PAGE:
I am sitting on my third plane of the day, now only 1 short leg from Kigali, Rwanda to my final destination of Entebbe, Uganda. They have just reminded us over the announcements that we should not bring any plastic bags into the country, and I recollect a traveler’s guide saying that arrests could be made just because you have a plastic bag with you. Oh, right…through the haze of intermittent plane naps mixed in with movies, I remember that I have just crossed over the ocean and changed continents. This is not my first time doing so: India, Australia, and several European countries have all been marked on my passport in the past. However, this trip is like no other trip I have taken before.
With all of those previous destinations, I had a sense of what to expect. This time, there seem to be more unknowns and curiosities than before. I feel extremely fortunate to have an opportunity to come to Africa and live here for the next 2.5 months. I grew up hearing stories of Timbuktu, the beauty of Kenya, and the determination of people who have gone through many testing regimes, and now I have an amazing, potentially life-altering chance to begin learning about the culture first-hand; what better place to do so than in Uganda, known as the Pearl of Africa.
Of course, I am unbelievably excited to meet new people, experience new traditions, and form life-long memories here. But I would be lying if I said there were not certain aspects that, in this pre-arrival state, I can admit I am slightly intimidated and curious about. How will my presence and arrival affect the community in Tororo, Uganda that I will be joining? Can we function on a level of equal platform, or do I force a superior-inferior dichotomy before I even set foot in the village (I hope this is not the case!). As a vegetarian, how difficult will sustenance be for 75 days? What does 96% humidity and living on the equator feel like? Will our research be successful, impactful, and beneficial to this community?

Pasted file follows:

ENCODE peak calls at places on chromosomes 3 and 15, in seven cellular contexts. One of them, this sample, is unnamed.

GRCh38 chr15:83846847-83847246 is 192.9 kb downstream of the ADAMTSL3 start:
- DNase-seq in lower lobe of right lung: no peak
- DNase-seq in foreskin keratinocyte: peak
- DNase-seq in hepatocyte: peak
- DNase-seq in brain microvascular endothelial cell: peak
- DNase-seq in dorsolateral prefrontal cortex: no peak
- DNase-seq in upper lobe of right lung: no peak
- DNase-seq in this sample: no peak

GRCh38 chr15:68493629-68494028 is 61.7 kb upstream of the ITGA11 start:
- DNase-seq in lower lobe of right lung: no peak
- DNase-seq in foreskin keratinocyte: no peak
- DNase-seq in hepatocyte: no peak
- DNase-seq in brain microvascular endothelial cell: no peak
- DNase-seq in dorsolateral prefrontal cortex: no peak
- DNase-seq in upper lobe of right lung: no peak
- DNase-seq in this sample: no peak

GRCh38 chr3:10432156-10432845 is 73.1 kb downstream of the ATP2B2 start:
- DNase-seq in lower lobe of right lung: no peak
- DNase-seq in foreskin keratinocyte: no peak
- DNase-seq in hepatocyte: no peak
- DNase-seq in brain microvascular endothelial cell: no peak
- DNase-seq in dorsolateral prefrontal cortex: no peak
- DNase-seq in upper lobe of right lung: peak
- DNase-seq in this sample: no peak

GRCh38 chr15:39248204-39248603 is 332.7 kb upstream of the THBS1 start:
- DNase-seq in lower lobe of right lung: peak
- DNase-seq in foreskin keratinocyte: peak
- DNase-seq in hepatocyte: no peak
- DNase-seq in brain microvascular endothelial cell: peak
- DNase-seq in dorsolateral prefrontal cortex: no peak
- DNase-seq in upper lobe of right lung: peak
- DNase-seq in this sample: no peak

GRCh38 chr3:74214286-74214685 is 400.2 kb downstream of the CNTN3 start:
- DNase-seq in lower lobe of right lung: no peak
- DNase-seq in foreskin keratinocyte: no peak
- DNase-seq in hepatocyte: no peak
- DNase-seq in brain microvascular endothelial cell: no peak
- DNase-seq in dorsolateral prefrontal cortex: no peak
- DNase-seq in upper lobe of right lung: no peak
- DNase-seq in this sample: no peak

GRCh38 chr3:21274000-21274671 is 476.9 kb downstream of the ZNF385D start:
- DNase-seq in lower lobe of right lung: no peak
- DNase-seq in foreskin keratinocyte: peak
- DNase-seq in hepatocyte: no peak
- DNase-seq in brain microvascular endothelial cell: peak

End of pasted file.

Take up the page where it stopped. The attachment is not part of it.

Overall, I think I am in for a whirlwind of experiences. Taking a 10-week hiatus from our technology-centered world and connecting with people from whom I know I will both learn from and share with sounds cleansing to the soul and mind. There will be some challenges along the way, but if the political situation remains stable in Uganda and my daily anti-malarial medications do the trick, I think that 2.5 months will be over before I know it. As we land now in Uganda, I am going to stop thinking and embrace the adventures that lie in wait.